The love him or loathe him New York Times columnist, Thomas Friedman, waxed lyrical in a recent column about Shai Agassi’ Better Place project, and how he felt that Agassi could do for the auto industry, what Steve Jobs has for the music industry.
The idea of a complete ‘outsider’ operation shaking up an industry is always interesting/appealing, and as Apple fan boys, it reminded us of the hope that many other Apple fan boys have at some point dreamed of: that Apple would come up with an ‘iCar’.
The logic of Apple designing a car, obviously, is that it would look like nothing else on the road, be ultra cool and appear ‘simply designed’ – but above all, look gorgeous. Obviously, it would blow every other car currently on the market, completely out of the water… (and probably need its battery replacing within the first year, and a full reset every few days!).
Photoshop monkeys the world over have long render-speculated (often with heavy irony) about what this ‘iCar’ could look like, but there have been few serious efforts. Until now.
Designer Anthony Jannarelly, an MA graduate on Coventry University's Automotive Design course, has not only come up with a credible, appealing and thoughtfully designed Apple-branded car (he calls it iMo), but has re-imagined personal city transportation into the bag. His home page is an extraordinary reinterpretation of the Apple.com website. Check it out here.
iMo is a small, spherical bubble, about half as long as current european superminis, yet still capable of carrying up to three people. Looking ever so slightly like Jonathan Ive’s first generation G3 iMac with a set of wheels attached, it balances on its two wheels thanks to the same technology employed on the Segway Human Transporter. Its powered by a battery that plugs into the mains via a neat (and very Apple) module on the back. And the interior is infinitely re-configurable thanks to Nitinol ‘soft seat’ technology.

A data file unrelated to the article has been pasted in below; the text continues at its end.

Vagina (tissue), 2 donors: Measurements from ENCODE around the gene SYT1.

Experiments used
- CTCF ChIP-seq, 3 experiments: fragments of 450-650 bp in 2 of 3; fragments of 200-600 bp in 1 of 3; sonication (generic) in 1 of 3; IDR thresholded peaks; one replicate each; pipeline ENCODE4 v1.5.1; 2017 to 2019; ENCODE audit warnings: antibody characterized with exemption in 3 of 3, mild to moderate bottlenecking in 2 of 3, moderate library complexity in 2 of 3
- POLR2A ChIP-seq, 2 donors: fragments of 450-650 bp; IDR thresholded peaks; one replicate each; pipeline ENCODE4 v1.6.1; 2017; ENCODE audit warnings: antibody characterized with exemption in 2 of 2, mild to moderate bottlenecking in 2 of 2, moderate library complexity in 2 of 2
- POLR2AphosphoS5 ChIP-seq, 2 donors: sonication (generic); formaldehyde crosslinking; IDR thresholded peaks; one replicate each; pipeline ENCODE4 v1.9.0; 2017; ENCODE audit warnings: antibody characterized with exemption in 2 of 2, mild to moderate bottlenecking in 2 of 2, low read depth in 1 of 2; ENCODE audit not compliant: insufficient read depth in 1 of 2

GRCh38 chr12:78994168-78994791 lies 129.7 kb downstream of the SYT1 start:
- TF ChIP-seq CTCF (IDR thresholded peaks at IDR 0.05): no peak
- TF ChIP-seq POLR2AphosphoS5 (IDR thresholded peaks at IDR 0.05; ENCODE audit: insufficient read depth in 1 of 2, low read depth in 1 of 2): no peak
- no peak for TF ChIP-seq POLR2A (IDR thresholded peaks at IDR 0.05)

Yet, what few seem to have caught onto, is that he’s proposing a system which could actually replace the cars we currently use in crowded city centres, with iMo’s stacked up on street corners, working autonomously, and available for use as and when people wanted – in much the same way that Paris’s Velib’ bike system works.
You have to go and visit his site and watch some of the videos yourself to fully understand it, but it seems that Jannarelly has thought long and hard about the concept – implementing technologies that are available now (or will be very soon), simplifying construction and materials in a way that is inherent to Apple’s design philosophy, and which could significantly ‘green’ the process of making automobiles.
The only sad thing is the number of 'troll' and 'naysayer' comments the design has attracted when featured on other sites, such as Wired's Autopia. As an automotive designer, and future optimist myself, it’s really sad to see people completely fail to understand the point of concept cars, of future thinking, or indeed, even letting your mind run wild as a student…
Admittedly, Jannarelly’s idea would be hard to implement tomorrow, but that doesn’t mean it doesn’t makes sense. Technologically, it is (almost) possible. Physically, it’s an aesthetically stronger representation of a vehicle than MIT’s otherwise impressive – and almost production ready - ‘smart cities car’ project are talking about.
In a time when the automotive industry is – frankly – on its arse, we need positive, hopeful, and far-out thinking such as Jannarelly’s to inspire us, and move us forward in the world of automotive design and transportation. It’s easy to say that we already have decent transportation systems in cities – and “that these systems are called mass transit and bicycles” (one of the pithy comments on the wired blog) – but this is neither true, in many cities, nor entirely fair, as a counter argument.
Fundamentally, we will continue to need smart, different-thinking, personal motorised transportation in cities of the future. If, come 2024, it is anything like this – then bring it on. We can only hope that Apple's notoriously protective and heavy-handed team of lawyers see it the same way...
Posted by Joseph Simpson on 19th December 2008
All images by Anthony Jannarelly - Visit his website here. iMo micro site here - the videos, especially, are well worth a watch. Except G3 iMacs photo, by Cle0patra on flickr, under creative commons license.
Anthony asked us to explicitly state that this is not an official Apple product, nor was it produced in conjunction with anyone at Apple.